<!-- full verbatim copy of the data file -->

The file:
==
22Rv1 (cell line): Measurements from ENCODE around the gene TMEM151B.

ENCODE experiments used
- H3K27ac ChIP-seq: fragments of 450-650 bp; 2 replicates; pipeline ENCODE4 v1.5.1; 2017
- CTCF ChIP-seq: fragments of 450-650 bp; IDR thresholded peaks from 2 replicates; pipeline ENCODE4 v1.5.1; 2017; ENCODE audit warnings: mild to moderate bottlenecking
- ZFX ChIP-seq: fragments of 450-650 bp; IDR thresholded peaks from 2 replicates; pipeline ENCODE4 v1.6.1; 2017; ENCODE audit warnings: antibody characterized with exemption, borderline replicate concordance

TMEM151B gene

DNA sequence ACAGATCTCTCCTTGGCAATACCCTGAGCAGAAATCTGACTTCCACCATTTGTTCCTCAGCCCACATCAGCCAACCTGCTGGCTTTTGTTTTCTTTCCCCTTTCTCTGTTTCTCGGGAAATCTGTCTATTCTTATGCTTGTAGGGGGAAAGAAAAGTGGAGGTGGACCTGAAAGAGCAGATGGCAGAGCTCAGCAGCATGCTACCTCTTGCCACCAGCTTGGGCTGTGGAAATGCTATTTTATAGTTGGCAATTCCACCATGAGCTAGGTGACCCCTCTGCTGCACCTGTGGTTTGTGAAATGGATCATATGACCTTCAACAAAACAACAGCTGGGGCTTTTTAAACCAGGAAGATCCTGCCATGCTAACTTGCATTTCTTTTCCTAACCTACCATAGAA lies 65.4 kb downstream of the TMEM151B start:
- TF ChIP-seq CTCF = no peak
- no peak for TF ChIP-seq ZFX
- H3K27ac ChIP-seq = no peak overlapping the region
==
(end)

22Rv1 (cell line): Measurements from ENCODE around the gene TMEM151B.

ENCODE experiments used
- H3K27ac ChIP-seq: fragments of 450-650 bp; 2 replicates; pipeline ENCODE4 v1.5.1; 2017
- CTCF ChIP-seq: fragments of 450-650 bp; IDR thresholded peaks from 2 replicates; pipeline ENCODE4 v1.5.1; 2017; ENCODE audit warnings: mild to moderate bottlenecking
- ZFX ChIP-seq: fragments of 450-650 bp; IDR thresholded peaks from 2 replicates; pipeline ENCODE4 v1.6.1; 2017; ENCODE audit warnings: antibody characterized with exemption, borderline replicate concordance

TMEM151B gene

DNA sequence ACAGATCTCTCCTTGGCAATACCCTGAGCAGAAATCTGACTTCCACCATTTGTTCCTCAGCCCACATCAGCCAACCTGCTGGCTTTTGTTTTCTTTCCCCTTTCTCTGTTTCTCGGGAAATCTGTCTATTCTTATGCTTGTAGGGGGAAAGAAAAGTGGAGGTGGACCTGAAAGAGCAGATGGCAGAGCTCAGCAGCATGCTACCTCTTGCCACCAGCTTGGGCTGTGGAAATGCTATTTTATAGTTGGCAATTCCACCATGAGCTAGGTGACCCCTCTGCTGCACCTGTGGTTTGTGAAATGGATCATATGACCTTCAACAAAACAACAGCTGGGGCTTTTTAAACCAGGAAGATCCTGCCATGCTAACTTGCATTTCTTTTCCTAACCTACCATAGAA lies 65.4 kb downstream of the TMEM151B start:
- TF ChIP-seq CTCF = no peak
- no peak for TF ChIP-seq ZFX
- H3K27ac ChIP-seq = no peak overlapping the region